Chinese Women’s Rights Activist Takes On Officials Accused Of Raping Their Students!


PBS’ documentary series POV will air the documentary Hooligan Sparrow – the story of Chinese women’s rights activist Ye Haiyan (above) who takes on a school principal and a member of the education bureaucracy who abducted six students (aged 11-14), took them to a hotel and raped them.

The film, the first by Nanfu Wang, was a selection of the 2016 Sundance Film Festival. Hooligan Sparrow airs on Monday, October 17th on PBS. Check your local listings for times and read on for more details.

 Women’s Rights Activist in China Takes on Officials Accused of Raping Young Girls—And Pays a Steep Price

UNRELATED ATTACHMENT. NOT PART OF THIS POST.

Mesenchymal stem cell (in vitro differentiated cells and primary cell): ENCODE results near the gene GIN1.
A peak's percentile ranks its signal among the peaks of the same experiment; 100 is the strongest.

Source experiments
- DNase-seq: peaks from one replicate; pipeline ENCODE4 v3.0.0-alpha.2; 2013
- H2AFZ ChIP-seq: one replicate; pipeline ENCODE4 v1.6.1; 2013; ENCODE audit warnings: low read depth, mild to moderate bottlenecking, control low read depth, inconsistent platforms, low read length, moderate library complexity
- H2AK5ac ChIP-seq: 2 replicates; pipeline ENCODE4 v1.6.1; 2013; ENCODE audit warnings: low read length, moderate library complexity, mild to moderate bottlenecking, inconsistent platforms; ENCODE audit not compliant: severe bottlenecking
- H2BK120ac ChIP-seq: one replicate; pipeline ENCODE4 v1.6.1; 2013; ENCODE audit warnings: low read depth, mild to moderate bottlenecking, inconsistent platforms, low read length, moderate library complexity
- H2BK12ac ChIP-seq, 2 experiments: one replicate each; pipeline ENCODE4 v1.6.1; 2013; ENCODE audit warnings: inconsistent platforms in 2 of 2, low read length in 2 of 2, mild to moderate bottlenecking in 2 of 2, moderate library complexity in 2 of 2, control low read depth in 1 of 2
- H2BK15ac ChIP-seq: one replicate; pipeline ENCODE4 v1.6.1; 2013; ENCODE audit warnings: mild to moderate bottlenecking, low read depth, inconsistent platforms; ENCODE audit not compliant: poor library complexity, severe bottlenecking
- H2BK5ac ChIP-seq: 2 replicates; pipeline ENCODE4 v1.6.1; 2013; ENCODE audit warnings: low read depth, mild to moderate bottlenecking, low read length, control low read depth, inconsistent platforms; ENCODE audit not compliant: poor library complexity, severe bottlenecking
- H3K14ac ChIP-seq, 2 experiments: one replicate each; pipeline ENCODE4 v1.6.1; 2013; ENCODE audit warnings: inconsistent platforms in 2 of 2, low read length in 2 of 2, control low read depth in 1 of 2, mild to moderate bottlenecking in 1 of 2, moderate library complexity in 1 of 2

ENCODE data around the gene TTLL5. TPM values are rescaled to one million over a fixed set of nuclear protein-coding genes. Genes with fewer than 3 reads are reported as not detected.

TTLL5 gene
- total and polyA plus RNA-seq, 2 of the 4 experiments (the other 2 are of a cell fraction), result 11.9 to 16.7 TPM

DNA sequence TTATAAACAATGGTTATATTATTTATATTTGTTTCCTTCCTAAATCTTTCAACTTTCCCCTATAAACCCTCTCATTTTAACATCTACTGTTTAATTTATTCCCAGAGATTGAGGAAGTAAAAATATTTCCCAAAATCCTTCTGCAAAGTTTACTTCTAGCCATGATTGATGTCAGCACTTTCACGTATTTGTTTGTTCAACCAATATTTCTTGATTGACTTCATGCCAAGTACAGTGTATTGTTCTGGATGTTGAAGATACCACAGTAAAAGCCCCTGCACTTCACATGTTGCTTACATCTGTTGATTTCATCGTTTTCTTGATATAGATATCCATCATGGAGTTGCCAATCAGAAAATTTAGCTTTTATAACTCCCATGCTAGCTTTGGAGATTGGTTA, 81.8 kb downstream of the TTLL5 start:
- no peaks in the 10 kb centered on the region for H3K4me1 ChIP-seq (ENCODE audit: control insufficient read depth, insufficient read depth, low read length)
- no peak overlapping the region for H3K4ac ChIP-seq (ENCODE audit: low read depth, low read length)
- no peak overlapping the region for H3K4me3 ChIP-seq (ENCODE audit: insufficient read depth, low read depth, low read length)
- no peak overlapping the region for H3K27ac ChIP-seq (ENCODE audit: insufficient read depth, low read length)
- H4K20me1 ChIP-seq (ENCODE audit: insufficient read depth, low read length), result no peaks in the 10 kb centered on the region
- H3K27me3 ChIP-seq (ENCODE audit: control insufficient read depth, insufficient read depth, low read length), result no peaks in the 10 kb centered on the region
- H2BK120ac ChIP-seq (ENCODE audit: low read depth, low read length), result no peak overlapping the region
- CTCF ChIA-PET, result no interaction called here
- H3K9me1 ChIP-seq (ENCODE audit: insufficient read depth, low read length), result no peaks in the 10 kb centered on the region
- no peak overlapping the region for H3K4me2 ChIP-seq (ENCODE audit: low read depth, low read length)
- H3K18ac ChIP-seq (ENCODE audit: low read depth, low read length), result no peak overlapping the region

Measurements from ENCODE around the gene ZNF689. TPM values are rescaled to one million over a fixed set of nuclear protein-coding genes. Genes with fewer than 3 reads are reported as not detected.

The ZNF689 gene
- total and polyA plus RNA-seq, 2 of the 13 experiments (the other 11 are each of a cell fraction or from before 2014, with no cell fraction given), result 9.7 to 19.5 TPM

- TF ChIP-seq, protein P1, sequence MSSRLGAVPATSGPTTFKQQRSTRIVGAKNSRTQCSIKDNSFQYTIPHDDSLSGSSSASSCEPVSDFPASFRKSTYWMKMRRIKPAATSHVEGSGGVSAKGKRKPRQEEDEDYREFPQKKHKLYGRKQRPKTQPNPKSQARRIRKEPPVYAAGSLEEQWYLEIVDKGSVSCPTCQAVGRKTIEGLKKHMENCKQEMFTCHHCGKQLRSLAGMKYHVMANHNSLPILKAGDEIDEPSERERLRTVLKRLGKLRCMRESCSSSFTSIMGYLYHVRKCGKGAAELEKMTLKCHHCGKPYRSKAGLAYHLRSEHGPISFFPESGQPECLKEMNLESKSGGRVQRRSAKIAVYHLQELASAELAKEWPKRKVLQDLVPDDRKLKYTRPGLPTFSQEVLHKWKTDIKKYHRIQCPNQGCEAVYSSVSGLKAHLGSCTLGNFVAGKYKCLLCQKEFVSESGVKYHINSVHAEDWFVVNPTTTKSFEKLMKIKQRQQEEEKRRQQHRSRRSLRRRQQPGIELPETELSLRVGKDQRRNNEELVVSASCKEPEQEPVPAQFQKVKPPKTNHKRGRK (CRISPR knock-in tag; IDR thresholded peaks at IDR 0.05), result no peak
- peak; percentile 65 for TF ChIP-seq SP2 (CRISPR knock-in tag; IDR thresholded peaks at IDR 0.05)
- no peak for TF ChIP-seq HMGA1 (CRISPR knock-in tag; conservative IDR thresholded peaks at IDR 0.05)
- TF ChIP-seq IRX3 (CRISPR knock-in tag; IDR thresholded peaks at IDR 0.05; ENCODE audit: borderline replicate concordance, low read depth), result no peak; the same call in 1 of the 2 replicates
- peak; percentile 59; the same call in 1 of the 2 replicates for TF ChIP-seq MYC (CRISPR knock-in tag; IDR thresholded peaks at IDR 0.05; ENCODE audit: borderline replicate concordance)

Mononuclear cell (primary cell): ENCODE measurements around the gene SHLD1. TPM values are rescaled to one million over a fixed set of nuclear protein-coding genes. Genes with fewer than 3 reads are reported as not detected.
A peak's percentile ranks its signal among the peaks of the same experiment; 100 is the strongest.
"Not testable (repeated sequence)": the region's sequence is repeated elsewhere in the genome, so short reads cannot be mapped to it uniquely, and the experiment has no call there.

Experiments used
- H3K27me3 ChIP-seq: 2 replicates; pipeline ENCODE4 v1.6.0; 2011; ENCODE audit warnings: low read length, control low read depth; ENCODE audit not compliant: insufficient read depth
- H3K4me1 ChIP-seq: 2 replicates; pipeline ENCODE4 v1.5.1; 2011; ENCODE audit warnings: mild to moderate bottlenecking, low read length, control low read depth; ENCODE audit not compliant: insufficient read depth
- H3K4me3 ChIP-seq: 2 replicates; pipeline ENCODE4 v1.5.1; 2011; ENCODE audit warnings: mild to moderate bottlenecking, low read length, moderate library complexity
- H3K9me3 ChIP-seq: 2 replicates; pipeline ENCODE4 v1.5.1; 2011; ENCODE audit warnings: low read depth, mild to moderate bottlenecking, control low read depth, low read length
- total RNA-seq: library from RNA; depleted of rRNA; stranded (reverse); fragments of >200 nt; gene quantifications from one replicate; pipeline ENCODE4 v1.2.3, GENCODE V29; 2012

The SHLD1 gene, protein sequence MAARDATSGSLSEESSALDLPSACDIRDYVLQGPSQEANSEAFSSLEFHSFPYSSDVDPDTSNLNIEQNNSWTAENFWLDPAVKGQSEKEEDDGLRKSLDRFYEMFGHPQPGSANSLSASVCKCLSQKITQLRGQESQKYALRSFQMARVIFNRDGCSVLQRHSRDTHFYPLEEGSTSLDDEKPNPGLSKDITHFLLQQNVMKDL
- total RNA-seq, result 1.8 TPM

‘Hooligan Sparrow’ tells harrowing story of corruption and the woman who fought back—aided by social media and an intrepid young filmmaker—Monday, Oct. 17, 2016 on POV

“A whistleblowing documentary made with fearless guerrilla cunning.”—Owen Gleiberman, Variety 

Speaking truth to power is dangerous in some places, including modern-day China, where corrupt government officials deal very harshly with critics.

They are especially displeased when their critics include an activist lawyer, outraged parents, a fearless filmmaker and a sex workers’ rights activist with a wicked sense of humor. That’s the story told in Hooligan Sparrow, which premieres on PBS’s POV (Point of View) documentary series on Monday, Oct. 17, 2016 at 10 p.m. (Check local listings.) The film was an Official Selection of the 2016 Sundance Film Festival.